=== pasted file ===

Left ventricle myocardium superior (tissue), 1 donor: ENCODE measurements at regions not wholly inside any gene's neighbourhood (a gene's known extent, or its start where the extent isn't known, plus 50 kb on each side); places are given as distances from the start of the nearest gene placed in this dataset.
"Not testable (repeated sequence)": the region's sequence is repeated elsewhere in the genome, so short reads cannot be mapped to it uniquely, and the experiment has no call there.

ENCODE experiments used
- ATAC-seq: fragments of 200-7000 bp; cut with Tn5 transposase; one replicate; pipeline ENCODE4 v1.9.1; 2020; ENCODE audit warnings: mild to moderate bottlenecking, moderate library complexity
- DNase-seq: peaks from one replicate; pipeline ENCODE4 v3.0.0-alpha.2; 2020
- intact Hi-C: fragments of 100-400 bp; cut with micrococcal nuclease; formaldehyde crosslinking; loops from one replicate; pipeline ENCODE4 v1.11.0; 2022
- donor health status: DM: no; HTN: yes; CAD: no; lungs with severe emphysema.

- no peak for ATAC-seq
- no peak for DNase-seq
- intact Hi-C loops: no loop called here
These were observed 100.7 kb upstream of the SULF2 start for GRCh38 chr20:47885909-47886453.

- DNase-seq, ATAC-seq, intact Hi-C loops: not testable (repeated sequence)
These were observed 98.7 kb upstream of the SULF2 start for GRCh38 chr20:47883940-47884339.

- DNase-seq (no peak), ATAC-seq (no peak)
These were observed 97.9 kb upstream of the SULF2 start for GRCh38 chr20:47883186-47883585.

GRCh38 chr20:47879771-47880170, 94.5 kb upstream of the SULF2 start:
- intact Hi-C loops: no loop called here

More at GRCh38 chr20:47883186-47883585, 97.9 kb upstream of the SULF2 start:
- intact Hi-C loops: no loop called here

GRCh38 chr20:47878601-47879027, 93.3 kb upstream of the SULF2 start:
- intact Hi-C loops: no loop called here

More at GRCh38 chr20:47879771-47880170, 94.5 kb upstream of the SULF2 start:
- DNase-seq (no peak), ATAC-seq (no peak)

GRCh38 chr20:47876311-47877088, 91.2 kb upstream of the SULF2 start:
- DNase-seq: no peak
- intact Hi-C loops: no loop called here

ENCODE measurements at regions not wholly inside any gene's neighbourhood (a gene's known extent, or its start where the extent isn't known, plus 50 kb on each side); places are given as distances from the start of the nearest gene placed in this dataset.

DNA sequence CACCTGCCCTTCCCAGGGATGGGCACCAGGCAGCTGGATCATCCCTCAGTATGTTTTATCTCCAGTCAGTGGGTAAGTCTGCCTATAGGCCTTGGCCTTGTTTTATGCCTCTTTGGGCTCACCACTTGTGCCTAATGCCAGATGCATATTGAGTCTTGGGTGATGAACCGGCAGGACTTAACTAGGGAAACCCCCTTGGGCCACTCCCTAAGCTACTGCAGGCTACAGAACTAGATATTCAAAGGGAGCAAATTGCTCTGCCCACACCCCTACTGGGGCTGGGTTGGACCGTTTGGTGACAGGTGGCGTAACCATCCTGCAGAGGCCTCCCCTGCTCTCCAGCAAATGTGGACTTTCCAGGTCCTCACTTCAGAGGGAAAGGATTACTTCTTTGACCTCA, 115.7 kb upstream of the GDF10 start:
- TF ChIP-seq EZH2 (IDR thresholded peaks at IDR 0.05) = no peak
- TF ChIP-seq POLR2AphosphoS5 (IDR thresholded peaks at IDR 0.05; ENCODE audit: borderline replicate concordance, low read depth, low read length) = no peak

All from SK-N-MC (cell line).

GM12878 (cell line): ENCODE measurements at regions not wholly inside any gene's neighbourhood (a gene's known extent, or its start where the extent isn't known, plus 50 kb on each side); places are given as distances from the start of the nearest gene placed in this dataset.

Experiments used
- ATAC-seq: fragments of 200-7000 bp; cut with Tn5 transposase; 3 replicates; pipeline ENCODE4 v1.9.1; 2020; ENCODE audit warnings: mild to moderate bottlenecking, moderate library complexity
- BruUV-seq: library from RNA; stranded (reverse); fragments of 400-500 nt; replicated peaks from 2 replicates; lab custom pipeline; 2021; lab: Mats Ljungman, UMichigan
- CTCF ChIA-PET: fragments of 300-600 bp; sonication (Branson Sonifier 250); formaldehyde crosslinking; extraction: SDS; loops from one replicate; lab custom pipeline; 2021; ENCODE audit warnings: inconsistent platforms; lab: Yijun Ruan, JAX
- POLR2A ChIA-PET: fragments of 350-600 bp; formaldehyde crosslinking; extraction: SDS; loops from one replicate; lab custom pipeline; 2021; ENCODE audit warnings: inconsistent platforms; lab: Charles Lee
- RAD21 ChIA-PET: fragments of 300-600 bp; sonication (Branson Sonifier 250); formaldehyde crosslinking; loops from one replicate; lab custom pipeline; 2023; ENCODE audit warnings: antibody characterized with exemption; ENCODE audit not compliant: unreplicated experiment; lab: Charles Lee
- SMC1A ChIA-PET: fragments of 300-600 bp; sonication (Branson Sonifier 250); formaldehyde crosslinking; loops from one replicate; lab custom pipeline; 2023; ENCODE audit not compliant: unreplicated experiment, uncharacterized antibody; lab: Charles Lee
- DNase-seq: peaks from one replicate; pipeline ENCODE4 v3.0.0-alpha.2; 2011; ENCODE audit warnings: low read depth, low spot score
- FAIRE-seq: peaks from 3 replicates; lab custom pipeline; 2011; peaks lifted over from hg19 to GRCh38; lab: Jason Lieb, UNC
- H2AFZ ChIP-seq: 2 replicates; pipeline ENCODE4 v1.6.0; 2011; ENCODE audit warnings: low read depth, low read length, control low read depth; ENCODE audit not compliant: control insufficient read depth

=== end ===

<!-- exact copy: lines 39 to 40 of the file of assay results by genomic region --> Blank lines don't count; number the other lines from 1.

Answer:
- SMC1A ChIA-PET: fragments of 300-600 bp; sonication (Branson Sonifier 250); formaldehyde crosslinking; loops from one replicate; lab custom pipeline; 2023; ENCODE audit not compliant: unreplicated experiment, uncharacterized antibody; lab: Charles Lee
- DNase-seq: peaks from one replicate; pipeline ENCODE4 v3.0.0-alpha.2; 2011; ENCODE audit warnings: low read depth, low spot score